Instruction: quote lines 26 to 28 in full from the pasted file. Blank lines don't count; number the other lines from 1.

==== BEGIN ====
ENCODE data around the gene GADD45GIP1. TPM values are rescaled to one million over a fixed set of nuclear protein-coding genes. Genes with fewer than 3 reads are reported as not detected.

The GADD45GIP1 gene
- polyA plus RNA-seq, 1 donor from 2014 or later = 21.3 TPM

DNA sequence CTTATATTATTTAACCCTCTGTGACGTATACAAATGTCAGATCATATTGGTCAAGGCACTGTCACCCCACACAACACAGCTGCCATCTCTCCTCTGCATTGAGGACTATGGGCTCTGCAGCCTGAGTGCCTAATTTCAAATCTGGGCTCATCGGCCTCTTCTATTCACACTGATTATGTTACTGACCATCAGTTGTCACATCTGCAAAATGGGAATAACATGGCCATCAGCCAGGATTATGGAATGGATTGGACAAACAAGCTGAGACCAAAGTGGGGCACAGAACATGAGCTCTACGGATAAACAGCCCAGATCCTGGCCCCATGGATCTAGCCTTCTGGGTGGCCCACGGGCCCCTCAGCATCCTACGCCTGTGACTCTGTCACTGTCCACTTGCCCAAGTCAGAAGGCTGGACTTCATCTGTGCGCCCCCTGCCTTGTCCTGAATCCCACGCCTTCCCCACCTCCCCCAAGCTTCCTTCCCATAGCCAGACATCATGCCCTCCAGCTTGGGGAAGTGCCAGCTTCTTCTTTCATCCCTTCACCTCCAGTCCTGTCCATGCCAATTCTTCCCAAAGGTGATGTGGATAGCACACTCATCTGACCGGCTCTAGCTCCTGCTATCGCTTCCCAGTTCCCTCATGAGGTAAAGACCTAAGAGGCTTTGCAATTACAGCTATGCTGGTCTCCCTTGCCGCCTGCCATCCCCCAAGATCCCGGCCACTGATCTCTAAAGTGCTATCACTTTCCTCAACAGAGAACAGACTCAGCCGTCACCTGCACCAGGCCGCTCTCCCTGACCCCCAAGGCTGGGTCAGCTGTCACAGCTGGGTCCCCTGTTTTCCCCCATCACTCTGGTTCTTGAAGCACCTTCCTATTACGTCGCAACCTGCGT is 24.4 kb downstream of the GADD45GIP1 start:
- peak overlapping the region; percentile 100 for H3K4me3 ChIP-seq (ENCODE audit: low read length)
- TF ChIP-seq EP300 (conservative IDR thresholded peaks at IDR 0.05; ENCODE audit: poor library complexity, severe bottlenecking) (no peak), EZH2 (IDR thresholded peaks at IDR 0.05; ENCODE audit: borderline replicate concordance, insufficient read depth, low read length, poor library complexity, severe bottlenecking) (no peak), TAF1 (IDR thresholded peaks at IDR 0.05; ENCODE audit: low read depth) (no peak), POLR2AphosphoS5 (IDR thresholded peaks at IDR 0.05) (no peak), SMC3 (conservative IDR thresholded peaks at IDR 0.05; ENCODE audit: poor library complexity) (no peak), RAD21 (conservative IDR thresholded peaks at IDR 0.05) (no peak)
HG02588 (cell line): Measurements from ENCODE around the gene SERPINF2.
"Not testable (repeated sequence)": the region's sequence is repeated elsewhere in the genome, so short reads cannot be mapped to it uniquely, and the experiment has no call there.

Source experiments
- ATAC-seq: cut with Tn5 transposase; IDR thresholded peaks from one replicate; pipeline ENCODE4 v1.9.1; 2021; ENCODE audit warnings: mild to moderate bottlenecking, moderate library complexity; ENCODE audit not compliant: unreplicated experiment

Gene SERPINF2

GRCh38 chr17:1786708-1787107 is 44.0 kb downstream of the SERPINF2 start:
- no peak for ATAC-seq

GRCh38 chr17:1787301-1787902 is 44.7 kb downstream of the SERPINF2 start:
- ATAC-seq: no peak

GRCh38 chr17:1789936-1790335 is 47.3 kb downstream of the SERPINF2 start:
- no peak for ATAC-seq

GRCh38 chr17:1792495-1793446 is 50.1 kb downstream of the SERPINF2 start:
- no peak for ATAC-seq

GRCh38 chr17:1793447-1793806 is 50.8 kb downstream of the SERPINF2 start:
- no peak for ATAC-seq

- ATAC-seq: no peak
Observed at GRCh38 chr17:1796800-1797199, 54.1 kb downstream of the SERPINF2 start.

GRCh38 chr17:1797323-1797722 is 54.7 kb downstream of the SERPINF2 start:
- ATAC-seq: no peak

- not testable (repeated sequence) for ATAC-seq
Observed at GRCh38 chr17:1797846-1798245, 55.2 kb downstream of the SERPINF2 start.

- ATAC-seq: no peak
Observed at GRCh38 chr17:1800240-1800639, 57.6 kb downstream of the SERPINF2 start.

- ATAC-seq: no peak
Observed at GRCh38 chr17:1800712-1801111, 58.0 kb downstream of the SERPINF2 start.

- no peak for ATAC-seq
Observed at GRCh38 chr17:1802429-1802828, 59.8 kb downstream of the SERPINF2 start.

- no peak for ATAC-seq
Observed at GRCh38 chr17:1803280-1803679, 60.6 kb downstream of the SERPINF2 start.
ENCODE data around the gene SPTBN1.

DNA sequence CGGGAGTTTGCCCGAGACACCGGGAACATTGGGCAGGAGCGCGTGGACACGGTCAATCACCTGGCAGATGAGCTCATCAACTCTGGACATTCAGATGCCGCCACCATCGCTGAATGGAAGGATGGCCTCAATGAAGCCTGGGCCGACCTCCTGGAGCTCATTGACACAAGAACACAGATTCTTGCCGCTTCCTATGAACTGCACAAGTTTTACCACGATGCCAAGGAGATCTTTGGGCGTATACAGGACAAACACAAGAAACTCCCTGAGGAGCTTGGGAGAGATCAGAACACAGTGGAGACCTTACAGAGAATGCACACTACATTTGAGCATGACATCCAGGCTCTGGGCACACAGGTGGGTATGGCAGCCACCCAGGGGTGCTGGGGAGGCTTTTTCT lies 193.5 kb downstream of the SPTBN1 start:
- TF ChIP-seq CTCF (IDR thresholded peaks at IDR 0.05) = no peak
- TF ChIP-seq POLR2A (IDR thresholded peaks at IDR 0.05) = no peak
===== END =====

- not testable (repeated sequence) for ATAC-seq
Observed at GRCh38 chr17:1797846-1798245, 55.2 kb downstream of the SERPINF2 start.

- ATAC-seq: no peak